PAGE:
Although daily light/dark cycles set the phase and entrain 24h rhythms, this does not explain photoperiodic control of flowering. For example, there are distinct phase settings of leaf movement rhythms for the SDP Pharbitis nil when in long or short days, but flowering is stimulated only by short days. In 1936, Bünning deduced that there is a second, additional, light response allowing or preventing expression of the rhythm (see Bünning 1960; Lumsden 1991). The phase of the rhythm imposes or determines sensitivity of flowering to this second light input. The consequence is that, depending on daylength, light may or may not be synchronised with the dark-requiring part of the rhythm (Figure 8.29) and so flowering is either prevented or allowed.

Other rhythms have been revealed at the genetic and molecular levels. For example, Arabidopsis plants transformed with a luciferase gene (see Chapter 10) for bioluminescence coupled to the promoter sequence for a clock-regulated plant gene gave a simple, visually assayed, indicator rhythm which was then used to screen for period length mutants (Millar et al. 1995c). None of the mutants influenced flowering response, so it appears that there may be several independent clocks operating.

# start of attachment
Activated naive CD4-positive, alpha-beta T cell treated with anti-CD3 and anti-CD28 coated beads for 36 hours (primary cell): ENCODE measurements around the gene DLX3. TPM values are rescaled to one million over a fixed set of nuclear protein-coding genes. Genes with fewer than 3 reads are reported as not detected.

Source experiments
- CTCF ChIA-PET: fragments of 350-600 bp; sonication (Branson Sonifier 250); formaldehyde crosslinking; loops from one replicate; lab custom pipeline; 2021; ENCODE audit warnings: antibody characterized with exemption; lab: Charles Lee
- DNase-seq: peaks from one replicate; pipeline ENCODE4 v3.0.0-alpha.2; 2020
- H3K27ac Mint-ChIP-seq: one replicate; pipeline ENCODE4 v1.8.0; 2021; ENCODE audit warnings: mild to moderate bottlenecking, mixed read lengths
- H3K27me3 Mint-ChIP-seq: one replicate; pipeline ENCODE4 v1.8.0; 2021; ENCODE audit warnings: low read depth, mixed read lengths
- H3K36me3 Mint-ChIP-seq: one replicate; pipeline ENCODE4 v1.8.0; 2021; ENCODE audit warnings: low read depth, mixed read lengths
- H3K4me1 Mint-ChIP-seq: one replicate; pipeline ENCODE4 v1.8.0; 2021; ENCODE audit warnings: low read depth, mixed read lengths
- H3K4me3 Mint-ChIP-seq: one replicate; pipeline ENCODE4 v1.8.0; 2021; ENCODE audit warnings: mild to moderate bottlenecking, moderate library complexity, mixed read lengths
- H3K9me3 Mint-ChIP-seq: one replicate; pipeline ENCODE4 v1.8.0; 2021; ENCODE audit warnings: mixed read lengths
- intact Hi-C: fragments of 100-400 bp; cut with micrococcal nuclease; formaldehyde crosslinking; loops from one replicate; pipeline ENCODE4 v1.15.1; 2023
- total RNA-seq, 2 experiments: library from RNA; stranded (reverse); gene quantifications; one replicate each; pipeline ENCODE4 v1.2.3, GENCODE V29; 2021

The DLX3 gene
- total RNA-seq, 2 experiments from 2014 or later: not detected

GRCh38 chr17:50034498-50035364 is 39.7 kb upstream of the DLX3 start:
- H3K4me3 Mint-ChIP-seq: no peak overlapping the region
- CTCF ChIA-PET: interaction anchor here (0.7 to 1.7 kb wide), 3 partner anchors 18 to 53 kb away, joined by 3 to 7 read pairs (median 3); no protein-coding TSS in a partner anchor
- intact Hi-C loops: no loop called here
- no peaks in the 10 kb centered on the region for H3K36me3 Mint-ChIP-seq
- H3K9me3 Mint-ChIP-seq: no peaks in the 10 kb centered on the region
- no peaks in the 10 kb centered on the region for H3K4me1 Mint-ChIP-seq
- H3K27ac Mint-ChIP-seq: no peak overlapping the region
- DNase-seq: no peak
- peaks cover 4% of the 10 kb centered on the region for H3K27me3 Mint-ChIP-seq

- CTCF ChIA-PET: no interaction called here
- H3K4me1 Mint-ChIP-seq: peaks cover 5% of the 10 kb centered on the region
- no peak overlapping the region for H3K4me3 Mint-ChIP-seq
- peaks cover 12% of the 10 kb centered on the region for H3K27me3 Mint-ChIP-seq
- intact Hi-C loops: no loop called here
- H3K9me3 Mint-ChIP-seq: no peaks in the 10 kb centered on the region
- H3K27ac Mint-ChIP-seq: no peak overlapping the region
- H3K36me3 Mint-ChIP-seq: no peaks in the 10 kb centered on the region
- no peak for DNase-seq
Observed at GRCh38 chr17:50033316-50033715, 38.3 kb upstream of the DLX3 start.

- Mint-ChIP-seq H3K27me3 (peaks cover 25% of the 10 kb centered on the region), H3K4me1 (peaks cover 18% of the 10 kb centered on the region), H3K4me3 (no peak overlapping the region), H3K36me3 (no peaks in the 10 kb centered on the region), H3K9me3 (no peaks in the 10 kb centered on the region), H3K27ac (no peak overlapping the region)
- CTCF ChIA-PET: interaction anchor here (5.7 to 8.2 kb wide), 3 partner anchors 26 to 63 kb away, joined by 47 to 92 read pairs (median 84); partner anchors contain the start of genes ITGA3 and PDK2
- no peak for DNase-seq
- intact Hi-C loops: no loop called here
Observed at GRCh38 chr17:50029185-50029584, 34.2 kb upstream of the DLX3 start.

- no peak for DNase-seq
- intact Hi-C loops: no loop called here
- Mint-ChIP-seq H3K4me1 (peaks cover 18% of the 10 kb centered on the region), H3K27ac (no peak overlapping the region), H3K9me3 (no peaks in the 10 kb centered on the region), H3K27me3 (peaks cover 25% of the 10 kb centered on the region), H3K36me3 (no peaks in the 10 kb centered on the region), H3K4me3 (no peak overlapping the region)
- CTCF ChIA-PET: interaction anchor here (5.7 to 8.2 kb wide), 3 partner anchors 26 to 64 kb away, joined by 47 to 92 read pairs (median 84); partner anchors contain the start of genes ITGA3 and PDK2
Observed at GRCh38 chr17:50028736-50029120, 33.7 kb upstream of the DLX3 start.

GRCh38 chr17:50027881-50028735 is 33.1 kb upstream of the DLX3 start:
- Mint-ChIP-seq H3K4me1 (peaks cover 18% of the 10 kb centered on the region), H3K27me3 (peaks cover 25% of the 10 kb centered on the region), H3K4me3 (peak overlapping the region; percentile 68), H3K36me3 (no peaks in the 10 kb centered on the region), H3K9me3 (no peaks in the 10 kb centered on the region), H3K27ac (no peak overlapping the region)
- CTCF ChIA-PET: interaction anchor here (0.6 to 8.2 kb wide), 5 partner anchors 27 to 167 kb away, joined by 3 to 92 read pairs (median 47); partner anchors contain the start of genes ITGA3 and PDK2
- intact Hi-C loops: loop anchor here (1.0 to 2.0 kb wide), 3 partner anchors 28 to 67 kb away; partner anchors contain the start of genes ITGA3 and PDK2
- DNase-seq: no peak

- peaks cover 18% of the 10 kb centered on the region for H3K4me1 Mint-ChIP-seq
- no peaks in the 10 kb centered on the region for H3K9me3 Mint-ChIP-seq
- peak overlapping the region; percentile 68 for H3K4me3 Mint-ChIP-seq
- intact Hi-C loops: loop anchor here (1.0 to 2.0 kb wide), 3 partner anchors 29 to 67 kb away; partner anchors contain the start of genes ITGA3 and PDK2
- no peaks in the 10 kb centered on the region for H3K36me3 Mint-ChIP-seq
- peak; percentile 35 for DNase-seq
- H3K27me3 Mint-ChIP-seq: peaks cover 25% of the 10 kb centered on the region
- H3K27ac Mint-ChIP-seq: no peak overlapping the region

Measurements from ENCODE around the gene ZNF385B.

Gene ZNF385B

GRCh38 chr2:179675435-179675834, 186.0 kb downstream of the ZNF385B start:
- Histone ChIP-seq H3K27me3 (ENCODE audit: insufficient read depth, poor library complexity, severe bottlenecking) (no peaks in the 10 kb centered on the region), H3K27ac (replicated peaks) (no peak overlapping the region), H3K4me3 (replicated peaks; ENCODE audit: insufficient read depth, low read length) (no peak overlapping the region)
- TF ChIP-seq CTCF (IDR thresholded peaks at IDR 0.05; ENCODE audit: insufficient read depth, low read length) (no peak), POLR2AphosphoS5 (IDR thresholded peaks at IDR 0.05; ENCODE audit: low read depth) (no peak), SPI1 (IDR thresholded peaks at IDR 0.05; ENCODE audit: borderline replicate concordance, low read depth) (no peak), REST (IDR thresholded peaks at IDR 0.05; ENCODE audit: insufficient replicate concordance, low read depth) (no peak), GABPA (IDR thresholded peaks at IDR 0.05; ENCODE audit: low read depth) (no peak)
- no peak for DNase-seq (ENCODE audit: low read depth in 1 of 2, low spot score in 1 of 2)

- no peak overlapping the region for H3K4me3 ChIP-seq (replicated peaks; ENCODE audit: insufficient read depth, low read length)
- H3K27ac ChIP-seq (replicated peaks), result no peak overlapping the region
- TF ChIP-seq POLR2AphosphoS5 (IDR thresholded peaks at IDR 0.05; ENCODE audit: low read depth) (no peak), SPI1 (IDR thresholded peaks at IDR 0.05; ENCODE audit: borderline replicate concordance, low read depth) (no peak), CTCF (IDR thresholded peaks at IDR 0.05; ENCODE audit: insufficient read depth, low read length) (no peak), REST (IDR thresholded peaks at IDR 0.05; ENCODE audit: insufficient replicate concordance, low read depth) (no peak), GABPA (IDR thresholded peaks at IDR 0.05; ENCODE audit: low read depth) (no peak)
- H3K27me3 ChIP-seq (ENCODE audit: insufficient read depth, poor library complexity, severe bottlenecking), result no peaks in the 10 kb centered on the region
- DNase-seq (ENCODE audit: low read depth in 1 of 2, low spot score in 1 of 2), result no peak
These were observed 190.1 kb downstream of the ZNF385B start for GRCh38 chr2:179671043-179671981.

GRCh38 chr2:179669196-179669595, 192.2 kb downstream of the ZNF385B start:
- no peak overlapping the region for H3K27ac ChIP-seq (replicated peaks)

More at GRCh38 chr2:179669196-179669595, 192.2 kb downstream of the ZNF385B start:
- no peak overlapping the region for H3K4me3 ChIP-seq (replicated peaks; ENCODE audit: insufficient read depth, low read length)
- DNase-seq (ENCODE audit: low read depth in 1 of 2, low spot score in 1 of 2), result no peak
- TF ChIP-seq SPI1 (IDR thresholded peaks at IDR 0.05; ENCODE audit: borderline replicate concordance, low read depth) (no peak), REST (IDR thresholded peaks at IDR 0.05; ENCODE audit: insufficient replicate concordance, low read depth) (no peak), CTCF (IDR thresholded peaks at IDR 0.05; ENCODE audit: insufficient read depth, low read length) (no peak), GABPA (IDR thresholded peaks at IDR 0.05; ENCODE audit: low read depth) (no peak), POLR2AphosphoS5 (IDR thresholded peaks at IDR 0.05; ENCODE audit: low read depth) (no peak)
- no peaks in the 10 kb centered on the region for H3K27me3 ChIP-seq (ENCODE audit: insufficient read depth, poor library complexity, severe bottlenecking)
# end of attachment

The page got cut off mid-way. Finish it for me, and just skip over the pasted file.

(c)  Floral stimuli and inhibitors

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Table 8.10

The diverse environmental influences on flowering make it unlikely that plants possess a simple, unique regulatory signalling system. At least for photoperiod responses, grafting experiments indicate the presence both of transmissible promoters and inhibitors. However, isolation of florigenic chemicals from induced plants (Table 8.10) remains at a preliminary stage. We are still uncertain whether the floral stimulus (or inhibitor) is a single compound, a complex of compounds, whether it is photoperiod class specific, species specific or more universal.

Grafting experiments have confirmed that leaves produce photoperiodic stimuli that are transmitted to the shoot apex, as discussed earlier for Perilla (Figure 8.26). For several long-day and short-day species, pre-induced, grafted leaves or leafy shoots cause flowering of vegetative recipient plants held in non-inductive conditions (see Lang 1965 and Bernier et al. 1981). Intriguingly, grafted leaves from day-neutral species may even be effective donors to LDPs or SDPs held in non-inductive photoperiods. In a few cases, such as Sedum spectabile (LDP) and Kalanchoe blossfeldiana (SDP), interspecies grafts have also been successful. This tells us that, despite photo-periodic differences, there may be common stimuli or common perception by the apex of different stimuli.